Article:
but at the same time ensure that products are profitable and have
a sound economic business profile". It has a board of predominantly
private sector interest, but its work plan is signed off by the
Minister. Its focus is innovation in relation to the agricultural
sector and primary producers.
117. A specific example of a similar project
was provided by Dr Paul Vriesekoophen housing project
in the Netherlands, which aimed to deliver both an economic and
an animal welfare benefit (see Box 11),
which is demonstrating success. He welcomed this sort of approach
and emphasised: "I think that, for the future, to be more
innovative in total we have to understand much better how we can
integrate and work together over disciplines."
Hen housing project ("Rondeel")
|The Rondeel hen houses are round, rather than rectangular, and integrate animal welfare standards comparable to free range and organic eggs, but with the advantages of closed systems producing cage eggs and barn eggs. After an initial failed attempt to launch the project, an egg packing firm involved with the original attempt teamed up with a poultry husbandry manufacturer in order to develop a prototype, supported by the scientist who had advised on the original attempt. As the project progressed, it got key support from:
- a local municipality, to grant a permit (for a style of building not currently provided for in legislation) and to provide a location to build the system;
- the Dutch Animal Protection Society, in order to negotiate an animal welfare standard;
- local farmers, including the Southern Farmers' Organisation (ZLTO);
- the Ministry of Agriculture, Nature and Food which, with the ZLTO, provided the financial guarantee to investors in the case of failure, which also gave encouragement to retailers which were initially sceptical of a high value, expensive product.
Interestingly, independent consultants often provided a key neutral link in discussions between partners.
118. COPA-COGECA emphasised the desirability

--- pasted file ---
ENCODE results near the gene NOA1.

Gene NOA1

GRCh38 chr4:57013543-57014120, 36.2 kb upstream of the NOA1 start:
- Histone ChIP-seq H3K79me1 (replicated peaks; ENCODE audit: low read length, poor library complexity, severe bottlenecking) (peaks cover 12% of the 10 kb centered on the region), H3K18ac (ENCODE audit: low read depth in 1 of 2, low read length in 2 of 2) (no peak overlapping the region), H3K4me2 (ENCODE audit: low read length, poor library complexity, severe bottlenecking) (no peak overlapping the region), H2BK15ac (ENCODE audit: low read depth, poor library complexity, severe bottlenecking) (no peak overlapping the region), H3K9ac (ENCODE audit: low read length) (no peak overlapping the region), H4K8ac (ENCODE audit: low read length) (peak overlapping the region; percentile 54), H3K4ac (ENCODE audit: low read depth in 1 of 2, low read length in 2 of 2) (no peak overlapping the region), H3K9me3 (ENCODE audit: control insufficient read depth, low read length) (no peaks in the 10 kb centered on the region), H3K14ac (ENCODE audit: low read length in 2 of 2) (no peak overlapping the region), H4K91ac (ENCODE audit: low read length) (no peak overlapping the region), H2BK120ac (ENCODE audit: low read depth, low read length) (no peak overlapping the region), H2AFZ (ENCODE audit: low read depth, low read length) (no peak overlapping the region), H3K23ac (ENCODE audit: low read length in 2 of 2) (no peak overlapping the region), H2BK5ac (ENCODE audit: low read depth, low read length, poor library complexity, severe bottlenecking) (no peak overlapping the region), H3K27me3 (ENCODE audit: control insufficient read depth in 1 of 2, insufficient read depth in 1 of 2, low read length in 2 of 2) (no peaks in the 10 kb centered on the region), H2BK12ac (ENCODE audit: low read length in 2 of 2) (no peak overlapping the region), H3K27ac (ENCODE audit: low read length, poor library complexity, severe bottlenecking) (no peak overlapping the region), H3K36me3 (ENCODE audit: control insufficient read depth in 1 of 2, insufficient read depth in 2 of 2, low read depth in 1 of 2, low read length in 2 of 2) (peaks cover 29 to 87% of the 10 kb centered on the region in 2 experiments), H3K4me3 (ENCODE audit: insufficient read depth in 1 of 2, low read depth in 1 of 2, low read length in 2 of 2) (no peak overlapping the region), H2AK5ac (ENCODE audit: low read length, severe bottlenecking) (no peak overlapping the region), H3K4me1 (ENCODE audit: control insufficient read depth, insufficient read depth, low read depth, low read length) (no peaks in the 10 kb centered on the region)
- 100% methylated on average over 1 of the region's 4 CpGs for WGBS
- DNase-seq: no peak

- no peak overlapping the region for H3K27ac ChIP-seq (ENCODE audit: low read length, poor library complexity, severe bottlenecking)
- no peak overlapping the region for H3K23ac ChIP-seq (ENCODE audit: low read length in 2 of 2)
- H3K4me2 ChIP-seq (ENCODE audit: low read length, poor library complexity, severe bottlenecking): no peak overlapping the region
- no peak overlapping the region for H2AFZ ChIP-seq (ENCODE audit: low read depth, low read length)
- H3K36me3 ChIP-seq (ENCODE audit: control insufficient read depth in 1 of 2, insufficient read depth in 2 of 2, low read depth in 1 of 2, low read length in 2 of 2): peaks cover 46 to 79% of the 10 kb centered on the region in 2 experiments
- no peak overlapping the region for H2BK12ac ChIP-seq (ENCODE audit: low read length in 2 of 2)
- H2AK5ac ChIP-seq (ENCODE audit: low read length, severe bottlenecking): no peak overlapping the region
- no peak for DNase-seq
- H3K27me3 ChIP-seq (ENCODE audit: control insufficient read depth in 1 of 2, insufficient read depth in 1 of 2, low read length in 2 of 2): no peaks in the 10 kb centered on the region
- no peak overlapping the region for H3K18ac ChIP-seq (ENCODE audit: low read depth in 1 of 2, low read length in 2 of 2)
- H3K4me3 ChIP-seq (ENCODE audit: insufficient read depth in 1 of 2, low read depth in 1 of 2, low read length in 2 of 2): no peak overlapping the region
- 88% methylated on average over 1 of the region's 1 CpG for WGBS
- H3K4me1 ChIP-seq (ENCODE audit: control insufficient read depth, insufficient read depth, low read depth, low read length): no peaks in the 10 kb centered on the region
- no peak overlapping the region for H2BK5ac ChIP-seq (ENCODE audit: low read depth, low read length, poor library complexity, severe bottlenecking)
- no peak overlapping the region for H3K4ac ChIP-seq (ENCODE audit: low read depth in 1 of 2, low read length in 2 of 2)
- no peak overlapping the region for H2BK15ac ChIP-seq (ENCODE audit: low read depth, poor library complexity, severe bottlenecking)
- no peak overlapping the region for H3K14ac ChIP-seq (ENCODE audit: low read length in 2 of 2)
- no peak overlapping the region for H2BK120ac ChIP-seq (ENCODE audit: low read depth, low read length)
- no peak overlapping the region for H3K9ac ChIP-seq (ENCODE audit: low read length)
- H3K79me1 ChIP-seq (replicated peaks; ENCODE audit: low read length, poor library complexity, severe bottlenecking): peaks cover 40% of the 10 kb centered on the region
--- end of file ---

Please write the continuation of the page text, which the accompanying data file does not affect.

of a systems approach, whereby research takes more into account
what is operationally possible on a farm, in addition to getting
the research onto the farm.
With specific reference to the dairy industry, Dairy UK was critical
of the lack of a framework allowing for "the specific needs
of the sector at an EU level to be identified or for research
results to be shared across Member States."
119. The European Commission made reference to
the work of the SCAR
working group on AKIS. The Commission told us: "Linking the
world of practical knowledge and know-how of farmers and business
with research results and opportunities emerging from technological
development is a key to innovation."
In written evidence the Government updated us on the progress
of the working group, which is in the process of collecting evidence
from around the EU and is due to report in 2012.
Underlying this work is an acknowledgement that Member States
are increasingly moving towards a systems approach and away from
a linear model of knowledge transfer.
120. While the focus of our inquiry was not the
UK, we were nevertheless disturbed to hear evidence that was critical
of the performance of the Technology Strategy Board,
described as the UK's "national innovation agency",
in the area of agriculture.
The TSB funds
a sustainable agriculture and food innovation platform, which
Mr Paice explained would focus on crop productivity, livestock,
waste reduction and greenhouse gas reduction. SAC told us that
the schemes funded were "fantastic for enabling commercially
orientated research" but failed to capture schemes of joint
public and private interest; Professor Oldroyd was concerned
that it was insufficiently responsive.
The Minister commented that it was very early to judge the success
of the relevant innovation platform.
121. R&D knowledge transfer to farms is
just one part of the agricultural innovation system. As suggested
by the various theories outlined in Chapter 3, it is a complex
and interactive process involving scientists, the farming community,
food processors, retailers, government and consumers.
122. This suggests that, to be successful,
sustainable intensification of agriculture will require better
cooperation among farm businesses, advisory bodies and scientists;
greater responsiveness in European agriculture to markets; improved
interdisciplinary research among scientists and social scientists;
and farmers becoming actively involved in setting agricultural
123. Effective innovation requires systems
to be in place promoting communication between all of these actors.
We welcome the work of the EU-level working group on agricultural
knowledge and innovation systems; Member States should give its
conclusions high political priority.
CONSUMERS AND KNOWLEDGE ABOUT AGRICULTURAL
124. It was suggested that consumer involvement
in the innovation system is through driving demand "so the
products have to be meeting a need of the consumer and it will
be everything from price to performance to availability."
Professor Lillford explained that the retail sector had to
respond to a new type of consumer, "the alerted consumer",
who was aware of food safety, production methods, provenance and
health. This analysis
was supported for the most part by Professor Moloney and
by Which? Morrison's
confirmed that the needs of both its consumers and supply base
125. However, some witnesses felt that consumers'